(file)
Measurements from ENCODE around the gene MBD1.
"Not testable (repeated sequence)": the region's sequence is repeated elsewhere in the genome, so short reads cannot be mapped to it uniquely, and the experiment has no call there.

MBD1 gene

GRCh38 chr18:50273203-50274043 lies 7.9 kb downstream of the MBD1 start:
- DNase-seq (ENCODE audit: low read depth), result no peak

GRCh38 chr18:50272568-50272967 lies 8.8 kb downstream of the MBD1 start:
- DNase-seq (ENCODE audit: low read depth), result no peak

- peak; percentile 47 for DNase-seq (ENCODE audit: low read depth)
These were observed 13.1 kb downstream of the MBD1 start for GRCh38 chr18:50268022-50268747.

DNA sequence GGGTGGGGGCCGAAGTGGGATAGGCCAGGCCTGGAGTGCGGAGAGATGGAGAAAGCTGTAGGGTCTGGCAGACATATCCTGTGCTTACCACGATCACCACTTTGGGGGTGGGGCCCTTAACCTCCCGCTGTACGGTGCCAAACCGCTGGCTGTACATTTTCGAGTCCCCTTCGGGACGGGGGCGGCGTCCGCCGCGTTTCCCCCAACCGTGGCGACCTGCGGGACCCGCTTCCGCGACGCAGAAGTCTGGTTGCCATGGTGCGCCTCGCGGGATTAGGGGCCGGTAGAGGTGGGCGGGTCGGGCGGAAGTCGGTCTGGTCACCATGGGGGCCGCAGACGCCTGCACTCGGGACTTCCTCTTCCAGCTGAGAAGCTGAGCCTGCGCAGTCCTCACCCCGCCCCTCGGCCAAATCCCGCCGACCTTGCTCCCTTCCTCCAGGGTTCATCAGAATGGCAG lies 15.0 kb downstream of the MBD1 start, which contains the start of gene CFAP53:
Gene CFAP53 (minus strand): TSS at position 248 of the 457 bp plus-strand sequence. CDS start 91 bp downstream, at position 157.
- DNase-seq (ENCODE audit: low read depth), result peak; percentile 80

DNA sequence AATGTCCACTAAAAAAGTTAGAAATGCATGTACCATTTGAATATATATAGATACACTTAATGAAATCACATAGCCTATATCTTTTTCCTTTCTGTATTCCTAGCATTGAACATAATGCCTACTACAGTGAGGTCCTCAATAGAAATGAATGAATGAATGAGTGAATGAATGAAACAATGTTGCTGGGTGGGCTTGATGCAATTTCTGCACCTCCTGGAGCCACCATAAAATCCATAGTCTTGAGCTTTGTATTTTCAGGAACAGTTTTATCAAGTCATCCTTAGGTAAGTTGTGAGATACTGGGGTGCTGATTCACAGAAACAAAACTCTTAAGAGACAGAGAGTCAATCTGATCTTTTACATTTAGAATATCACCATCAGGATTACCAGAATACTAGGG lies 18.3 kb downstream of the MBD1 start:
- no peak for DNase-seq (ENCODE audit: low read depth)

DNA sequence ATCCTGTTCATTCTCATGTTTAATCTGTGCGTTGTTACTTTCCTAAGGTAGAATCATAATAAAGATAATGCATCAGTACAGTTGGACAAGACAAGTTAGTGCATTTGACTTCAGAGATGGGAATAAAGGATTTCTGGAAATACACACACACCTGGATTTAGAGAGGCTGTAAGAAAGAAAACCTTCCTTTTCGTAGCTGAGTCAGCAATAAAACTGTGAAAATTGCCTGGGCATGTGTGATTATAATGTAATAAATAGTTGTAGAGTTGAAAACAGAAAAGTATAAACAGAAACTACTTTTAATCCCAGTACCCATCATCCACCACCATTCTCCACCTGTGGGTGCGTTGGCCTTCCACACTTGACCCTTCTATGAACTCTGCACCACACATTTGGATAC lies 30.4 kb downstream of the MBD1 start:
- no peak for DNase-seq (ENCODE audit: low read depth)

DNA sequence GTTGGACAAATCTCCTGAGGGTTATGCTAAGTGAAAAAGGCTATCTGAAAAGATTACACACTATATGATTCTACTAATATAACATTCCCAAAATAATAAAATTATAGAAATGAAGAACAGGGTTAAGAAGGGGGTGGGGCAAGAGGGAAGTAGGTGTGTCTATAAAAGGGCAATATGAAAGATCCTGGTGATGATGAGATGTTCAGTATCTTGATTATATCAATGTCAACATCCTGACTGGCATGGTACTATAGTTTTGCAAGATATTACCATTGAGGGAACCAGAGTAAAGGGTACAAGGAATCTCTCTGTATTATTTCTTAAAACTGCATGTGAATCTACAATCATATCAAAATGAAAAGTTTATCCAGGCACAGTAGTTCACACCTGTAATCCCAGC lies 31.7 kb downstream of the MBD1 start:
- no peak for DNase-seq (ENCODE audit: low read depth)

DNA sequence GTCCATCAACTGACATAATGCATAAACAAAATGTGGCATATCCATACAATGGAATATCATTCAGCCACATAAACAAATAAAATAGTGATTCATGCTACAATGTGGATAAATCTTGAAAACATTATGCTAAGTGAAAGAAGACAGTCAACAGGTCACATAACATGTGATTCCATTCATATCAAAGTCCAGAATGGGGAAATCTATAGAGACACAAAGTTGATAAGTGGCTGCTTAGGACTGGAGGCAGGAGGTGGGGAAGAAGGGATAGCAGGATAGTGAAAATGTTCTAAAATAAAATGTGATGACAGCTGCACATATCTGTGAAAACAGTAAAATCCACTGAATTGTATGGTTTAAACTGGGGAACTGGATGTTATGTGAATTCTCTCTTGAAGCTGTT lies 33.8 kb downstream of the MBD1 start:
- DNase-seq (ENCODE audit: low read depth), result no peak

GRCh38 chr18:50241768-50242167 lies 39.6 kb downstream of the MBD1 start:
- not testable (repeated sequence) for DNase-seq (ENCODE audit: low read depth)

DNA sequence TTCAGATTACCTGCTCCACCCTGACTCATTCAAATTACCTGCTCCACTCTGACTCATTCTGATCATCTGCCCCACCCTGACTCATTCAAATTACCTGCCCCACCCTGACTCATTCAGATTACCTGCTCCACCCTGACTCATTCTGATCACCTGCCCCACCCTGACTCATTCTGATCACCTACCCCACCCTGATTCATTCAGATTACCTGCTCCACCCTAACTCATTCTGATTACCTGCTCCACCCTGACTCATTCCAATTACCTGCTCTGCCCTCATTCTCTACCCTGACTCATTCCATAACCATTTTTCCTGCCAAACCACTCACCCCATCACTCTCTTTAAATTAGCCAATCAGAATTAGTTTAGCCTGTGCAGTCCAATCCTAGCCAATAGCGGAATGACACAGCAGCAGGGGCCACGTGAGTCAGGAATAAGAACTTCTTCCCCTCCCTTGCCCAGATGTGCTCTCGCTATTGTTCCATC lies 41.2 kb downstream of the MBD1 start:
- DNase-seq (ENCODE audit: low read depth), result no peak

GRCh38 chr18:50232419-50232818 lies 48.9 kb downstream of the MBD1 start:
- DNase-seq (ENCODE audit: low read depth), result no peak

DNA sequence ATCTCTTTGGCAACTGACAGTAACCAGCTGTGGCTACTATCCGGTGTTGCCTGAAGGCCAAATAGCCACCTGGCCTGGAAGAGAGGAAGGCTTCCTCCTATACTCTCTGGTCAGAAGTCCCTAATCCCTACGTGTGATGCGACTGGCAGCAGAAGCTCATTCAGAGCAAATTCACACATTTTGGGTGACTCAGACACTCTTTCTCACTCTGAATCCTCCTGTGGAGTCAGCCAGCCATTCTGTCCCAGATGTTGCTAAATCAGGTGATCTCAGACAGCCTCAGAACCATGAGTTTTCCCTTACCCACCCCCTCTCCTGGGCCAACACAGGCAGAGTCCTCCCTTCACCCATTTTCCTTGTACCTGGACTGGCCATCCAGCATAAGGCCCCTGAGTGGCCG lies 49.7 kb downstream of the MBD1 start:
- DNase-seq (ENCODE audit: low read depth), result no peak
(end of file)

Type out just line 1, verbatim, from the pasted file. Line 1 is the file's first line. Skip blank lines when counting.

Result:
Measurements from ENCODE around the gene MBD1.